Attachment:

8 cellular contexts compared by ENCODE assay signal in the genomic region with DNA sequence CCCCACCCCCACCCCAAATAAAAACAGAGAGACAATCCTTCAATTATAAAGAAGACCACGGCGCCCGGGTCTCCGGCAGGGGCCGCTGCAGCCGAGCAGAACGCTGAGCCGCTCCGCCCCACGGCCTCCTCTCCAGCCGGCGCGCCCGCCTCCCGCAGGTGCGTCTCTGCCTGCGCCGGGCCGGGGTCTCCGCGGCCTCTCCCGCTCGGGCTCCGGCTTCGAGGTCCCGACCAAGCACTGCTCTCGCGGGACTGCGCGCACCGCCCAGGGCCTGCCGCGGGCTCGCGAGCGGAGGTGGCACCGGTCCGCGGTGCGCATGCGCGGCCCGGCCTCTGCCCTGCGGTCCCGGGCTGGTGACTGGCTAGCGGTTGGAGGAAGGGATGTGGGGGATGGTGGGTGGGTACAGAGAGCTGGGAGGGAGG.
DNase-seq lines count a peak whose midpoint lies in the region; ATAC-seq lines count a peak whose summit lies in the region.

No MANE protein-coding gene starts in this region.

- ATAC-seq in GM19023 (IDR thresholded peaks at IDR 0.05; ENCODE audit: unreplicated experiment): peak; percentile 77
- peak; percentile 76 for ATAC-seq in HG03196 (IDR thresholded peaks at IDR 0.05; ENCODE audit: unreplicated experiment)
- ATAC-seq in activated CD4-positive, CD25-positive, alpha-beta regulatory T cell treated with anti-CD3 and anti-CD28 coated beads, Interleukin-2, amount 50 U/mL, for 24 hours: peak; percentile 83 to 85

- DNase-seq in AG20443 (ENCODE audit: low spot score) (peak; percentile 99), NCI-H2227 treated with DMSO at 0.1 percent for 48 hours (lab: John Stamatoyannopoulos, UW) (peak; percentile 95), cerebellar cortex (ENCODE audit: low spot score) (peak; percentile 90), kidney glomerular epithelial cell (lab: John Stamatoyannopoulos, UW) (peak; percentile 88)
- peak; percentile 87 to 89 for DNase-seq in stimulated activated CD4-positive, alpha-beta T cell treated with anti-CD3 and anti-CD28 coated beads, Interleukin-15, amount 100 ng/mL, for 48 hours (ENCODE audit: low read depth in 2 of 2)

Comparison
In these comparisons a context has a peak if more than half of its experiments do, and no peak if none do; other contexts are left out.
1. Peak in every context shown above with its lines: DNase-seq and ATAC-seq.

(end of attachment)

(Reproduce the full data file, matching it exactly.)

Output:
8 cellular contexts compared by ENCODE assay signal in the genomic region with DNA sequence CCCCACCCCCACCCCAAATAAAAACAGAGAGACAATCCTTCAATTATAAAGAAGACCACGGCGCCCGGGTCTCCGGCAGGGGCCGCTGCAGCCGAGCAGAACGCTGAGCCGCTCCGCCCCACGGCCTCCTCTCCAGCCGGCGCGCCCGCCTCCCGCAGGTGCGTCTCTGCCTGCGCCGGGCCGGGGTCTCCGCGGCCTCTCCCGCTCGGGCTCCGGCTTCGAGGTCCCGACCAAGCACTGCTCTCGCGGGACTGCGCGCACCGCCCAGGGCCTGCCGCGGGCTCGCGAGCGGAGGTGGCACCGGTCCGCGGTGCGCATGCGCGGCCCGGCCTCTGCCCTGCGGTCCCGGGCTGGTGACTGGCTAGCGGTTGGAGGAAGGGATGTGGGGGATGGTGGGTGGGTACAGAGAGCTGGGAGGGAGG.
DNase-seq lines count a peak whose midpoint lies in the region; ATAC-seq lines count a peak whose summit lies in the region.

No MANE protein-coding gene starts in this region.

- ATAC-seq in GM19023 (IDR thresholded peaks at IDR 0.05; ENCODE audit: unreplicated experiment): peak; percentile 77
- peak; percentile 76 for ATAC-seq in HG03196 (IDR thresholded peaks at IDR 0.05; ENCODE audit: unreplicated experiment)
- ATAC-seq in activated CD4-positive, CD25-positive, alpha-beta regulatory T cell treated with anti-CD3 and anti-CD28 coated beads, Interleukin-2, amount 50 U/mL, for 24 hours: peak; percentile 83 to 85

- DNase-seq in AG20443 (ENCODE audit: low spot score) (peak; percentile 99), NCI-H2227 treated with DMSO at 0.1 percent for 48 hours (lab: John Stamatoyannopoulos, UW) (peak; percentile 95), cerebellar cortex (ENCODE audit: low spot score) (peak; percentile 90), kidney glomerular epithelial cell (lab: John Stamatoyannopoulos, UW) (peak; percentile 88)
- peak; percentile 87 to 89 for DNase-seq in stimulated activated CD4-positive, alpha-beta T cell treated with anti-CD3 and anti-CD28 coated beads, Interleukin-15, amount 100 ng/mL, for 48 hours (ENCODE audit: low read depth in 2 of 2)

Comparison
In these comparisons a context has a peak if more than half of its experiments do, and no peak if none do; other contexts are left out.
1. Peak in every context shown above with its lines: DNase-seq and ATAC-seq.